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Panel: Treasury defies Congress on foreclosure help in bailout

Something was missing from accounts of new efforts to target financial bailout funds to stop foreclosures — the fact that Congress is contemplating stronger language because the Treasury Department has ignored the mandate for homeowner relief in the original bailout legislation.  

 

The Congressional Oversight Panel issued its second report (pdf) on the TARP bailout on Friday, January 9, and most coverage was buried in reports on proposals from the Obama economic team to improve the bailout’s administration.  What coverage was there focused on the failure of Treasury to account for how TARP funds have been used.

 

That’s obviously important.  But in fact the lion’s share of the report deals with whether bailout administrators had taken any steps whatsoever to comply with the mandate in the bailout legislation — it was added after the Bush administration’s first proposal went down in flames in the House — requiring “a plan that seeks to maximize assistance for homeowners.”

 

COP found no evidence of any steps taken by Treasury.

 

AP stories carried in the Chicago Tribune and Sun Times missed this entirely.  New York Times account noted it with one sentence: “The 45-page report also asserted that the Treasury, in defiance of what the panel claimed was Congress’s clear intent when it passed the bailout bill in October, had taken ‘no steps to use any of this money to alleviate the foreclosure crisis.'”  The Wall Street Journal gave it more attention and noted, “The bipartisan panel reserved its most strident criticism for Treasury’s approach to dealing with the foreclosure crisis at the root of the ongoing economic turmoil.”  Talking Points Memo highlighted it.

 

COP’s evaluation of Treasury inaction on foreclosures may be “strident criticism” or it may be outright ridicule, since the oversight panel takes the agency to the woodshed for citing a number of programs which preceded the bailout — or which the industry is sponsoring — in nonresponsive responses to questions about what the TARP program is doing.

 

The panel also takes the opportunity to highlight the weakness of Treasury and industry foreclosure prevention efforts:

 

Of the industry’s HOPE NOW program: nearly a quarter of loan modifications resulted in higher monthly payments, and another quarter in no change; most that decreased payments did so by less than $100 a month.  “Not surprisingly, failure rates on modified loans are high.  Treasury needs to be clear as to what, if anything, it has done, and if it insists on taking credit for private sector efforts, it must explain what ‘help’ means.”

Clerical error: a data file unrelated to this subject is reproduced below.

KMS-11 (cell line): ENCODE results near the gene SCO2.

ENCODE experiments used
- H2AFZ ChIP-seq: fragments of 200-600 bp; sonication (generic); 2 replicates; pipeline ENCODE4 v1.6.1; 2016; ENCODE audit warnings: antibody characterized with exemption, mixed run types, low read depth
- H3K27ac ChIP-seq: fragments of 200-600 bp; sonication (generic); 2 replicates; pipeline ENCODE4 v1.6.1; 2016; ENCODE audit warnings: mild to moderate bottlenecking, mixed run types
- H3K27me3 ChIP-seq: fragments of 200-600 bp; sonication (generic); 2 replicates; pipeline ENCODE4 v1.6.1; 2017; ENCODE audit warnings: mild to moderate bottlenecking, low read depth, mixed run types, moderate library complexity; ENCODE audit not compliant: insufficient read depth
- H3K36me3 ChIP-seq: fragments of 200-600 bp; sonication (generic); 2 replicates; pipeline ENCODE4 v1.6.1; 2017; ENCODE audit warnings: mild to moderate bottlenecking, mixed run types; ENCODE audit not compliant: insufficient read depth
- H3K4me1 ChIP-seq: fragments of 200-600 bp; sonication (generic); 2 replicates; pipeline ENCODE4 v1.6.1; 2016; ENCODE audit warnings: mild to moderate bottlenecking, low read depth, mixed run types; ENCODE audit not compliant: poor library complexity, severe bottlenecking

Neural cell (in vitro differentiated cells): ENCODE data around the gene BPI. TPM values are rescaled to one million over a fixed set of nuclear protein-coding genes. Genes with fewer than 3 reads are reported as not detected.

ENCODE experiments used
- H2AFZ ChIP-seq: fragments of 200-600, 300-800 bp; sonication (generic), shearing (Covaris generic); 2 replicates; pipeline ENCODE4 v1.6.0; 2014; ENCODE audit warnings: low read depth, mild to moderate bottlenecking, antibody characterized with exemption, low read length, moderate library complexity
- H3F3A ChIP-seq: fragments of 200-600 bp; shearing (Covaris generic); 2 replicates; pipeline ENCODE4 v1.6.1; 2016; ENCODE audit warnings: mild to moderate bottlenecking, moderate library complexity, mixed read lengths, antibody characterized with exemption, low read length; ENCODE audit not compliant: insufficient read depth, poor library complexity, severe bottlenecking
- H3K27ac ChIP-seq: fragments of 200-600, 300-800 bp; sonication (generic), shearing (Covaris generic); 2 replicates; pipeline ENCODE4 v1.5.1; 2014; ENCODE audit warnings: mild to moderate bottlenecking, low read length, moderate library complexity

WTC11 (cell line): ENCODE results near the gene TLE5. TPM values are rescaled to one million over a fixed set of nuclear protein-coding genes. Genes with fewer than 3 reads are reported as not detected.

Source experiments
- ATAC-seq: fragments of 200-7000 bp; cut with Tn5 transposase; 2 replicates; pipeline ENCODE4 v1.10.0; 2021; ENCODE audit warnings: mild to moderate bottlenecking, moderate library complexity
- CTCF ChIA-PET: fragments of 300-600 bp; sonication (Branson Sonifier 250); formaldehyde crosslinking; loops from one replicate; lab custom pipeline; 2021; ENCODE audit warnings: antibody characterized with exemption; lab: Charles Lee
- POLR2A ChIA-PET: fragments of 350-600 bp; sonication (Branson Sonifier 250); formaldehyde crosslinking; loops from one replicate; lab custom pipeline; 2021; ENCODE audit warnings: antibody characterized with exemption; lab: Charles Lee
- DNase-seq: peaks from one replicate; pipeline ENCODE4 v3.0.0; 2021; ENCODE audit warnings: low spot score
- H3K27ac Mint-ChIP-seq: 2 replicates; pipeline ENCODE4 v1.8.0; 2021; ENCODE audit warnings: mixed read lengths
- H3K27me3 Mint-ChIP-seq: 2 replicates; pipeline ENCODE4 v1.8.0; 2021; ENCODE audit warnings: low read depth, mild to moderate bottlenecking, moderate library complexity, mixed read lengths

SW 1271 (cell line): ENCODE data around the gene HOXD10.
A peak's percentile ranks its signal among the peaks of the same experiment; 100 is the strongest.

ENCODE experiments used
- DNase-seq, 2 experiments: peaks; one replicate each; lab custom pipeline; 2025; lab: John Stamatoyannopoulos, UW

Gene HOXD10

Of a streamlined loan modification program announced in November, which Treasury hypes as “a major industry breakthrough,” COP notes that it involved adoption by Fannie Mae and Freddie Mac “of a standard that leading elements of the mortgage servicing industry have already abandoned as resulting in unsustainable modifications….For most loans, Treasury’s ‘breakthrough’ standard is of no value.”

 

COP also notes that the FHA Hope for Homeowners program “was initially predicted to help 400,000 families, but it has received only 357 applications, none of which have been processed” while “FHASecure was predicted to help 240,000 homeowners, but it was shut down at the end of 2008 after helping only 4,100 delinquent borrowers.”

 

For the record, the report includes the language from the bailout legislation, passed by Congress and signed by the President — the language that we were assured meant help was coming for Main Street:

 

“To the extent that the Secretary acquires mortgages, mortgage backed securities, and other assets secured by residential real estate, including multifamily housing, the Secretary shall implement a plan that seeks to maximize assistance for homeowners and use the authority of the Secretary to encourage the servicers of the underlying mortgages, considering net present value to the taxpayer, to take advantage of the HOPE for Homeowners Program under section 257 of the National Housing Act or other available programs to minimize foreclosures. In addition, the Secretary may use loan guarantees and credit enhancements to facilitate loan modifications to prevent avoidable foreclosures.”

 

Now House Financial Services chair Barney Frank is sponsoring legislation that would require that at least $40 billion of TARP funds be used for foreclosure mitigation.  And he’s specifying a March 15 deadline for a plan and an April 1 deadline to begin disbursing the funds.

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Category: economy, foreclosures, transition

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